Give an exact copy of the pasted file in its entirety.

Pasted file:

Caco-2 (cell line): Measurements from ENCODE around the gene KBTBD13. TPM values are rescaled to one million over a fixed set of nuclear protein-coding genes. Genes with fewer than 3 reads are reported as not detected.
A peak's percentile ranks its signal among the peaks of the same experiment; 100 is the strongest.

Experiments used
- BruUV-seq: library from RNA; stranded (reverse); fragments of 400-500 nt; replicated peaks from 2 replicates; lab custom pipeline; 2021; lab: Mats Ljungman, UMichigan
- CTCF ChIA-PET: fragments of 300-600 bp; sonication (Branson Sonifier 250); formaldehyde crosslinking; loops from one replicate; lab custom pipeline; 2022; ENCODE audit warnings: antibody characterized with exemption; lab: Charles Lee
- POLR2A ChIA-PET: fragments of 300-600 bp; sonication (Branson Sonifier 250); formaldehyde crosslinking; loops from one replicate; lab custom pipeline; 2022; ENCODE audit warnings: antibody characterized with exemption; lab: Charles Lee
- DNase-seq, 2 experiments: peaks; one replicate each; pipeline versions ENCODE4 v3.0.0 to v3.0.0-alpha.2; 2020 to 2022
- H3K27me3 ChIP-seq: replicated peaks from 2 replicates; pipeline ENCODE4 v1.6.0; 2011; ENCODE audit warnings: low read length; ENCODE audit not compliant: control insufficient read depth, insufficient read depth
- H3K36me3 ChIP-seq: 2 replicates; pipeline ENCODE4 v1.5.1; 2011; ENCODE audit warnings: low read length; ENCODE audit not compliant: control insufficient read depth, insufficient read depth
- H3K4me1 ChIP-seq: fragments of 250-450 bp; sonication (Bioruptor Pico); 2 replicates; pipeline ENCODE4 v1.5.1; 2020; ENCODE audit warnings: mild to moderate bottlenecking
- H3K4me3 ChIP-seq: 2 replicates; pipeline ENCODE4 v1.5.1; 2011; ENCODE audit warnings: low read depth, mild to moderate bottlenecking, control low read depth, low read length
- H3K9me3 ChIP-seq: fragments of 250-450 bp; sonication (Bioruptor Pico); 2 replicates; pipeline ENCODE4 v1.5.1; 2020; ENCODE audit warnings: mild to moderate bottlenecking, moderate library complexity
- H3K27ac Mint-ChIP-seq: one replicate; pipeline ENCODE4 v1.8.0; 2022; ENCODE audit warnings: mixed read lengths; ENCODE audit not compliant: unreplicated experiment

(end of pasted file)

Caco-2 (cell line): Measurements from ENCODE around the gene KBTBD13. TPM values are rescaled to one million over a fixed set of nuclear protein-coding genes. Genes with fewer than 3 reads are reported as not detected.
A peak's percentile ranks its signal among the peaks of the same experiment; 100 is the strongest.

Experiments used
- BruUV-seq: library from RNA; stranded (reverse); fragments of 400-500 nt; replicated peaks from 2 replicates; lab custom pipeline; 2021; lab: Mats Ljungman, UMichigan
- CTCF ChIA-PET: fragments of 300-600 bp; sonication (Branson Sonifier 250); formaldehyde crosslinking; loops from one replicate; lab custom pipeline; 2022; ENCODE audit warnings: antibody characterized with exemption; lab: Charles Lee
- POLR2A ChIA-PET: fragments of 300-600 bp; sonication (Branson Sonifier 250); formaldehyde crosslinking; loops from one replicate; lab custom pipeline; 2022; ENCODE audit warnings: antibody characterized with exemption; lab: Charles Lee
- DNase-seq, 2 experiments: peaks; one replicate each; pipeline versions ENCODE4 v3.0.0 to v3.0.0-alpha.2; 2020 to 2022
- H3K27me3 ChIP-seq: replicated peaks from 2 replicates; pipeline ENCODE4 v1.6.0; 2011; ENCODE audit warnings: low read length; ENCODE audit not compliant: control insufficient read depth, insufficient read depth
- H3K36me3 ChIP-seq: 2 replicates; pipeline ENCODE4 v1.5.1; 2011; ENCODE audit warnings: low read length; ENCODE audit not compliant: control insufficient read depth, insufficient read depth
- H3K4me1 ChIP-seq: fragments of 250-450 bp; sonication (Bioruptor Pico); 2 replicates; pipeline ENCODE4 v1.5.1; 2020; ENCODE audit warnings: mild to moderate bottlenecking
- H3K4me3 ChIP-seq: 2 replicates; pipeline ENCODE4 v1.5.1; 2011; ENCODE audit warnings: low read depth, mild to moderate bottlenecking, control low read depth, low read length
- H3K9me3 ChIP-seq: fragments of 250-450 bp; sonication (Bioruptor Pico); 2 replicates; pipeline ENCODE4 v1.5.1; 2020; ENCODE audit warnings: mild to moderate bottlenecking, moderate library complexity
- H3K27ac Mint-ChIP-seq: one replicate; pipeline ENCODE4 v1.8.0; 2022; ENCODE audit warnings: mixed read lengths; ENCODE audit not compliant: unreplicated experiment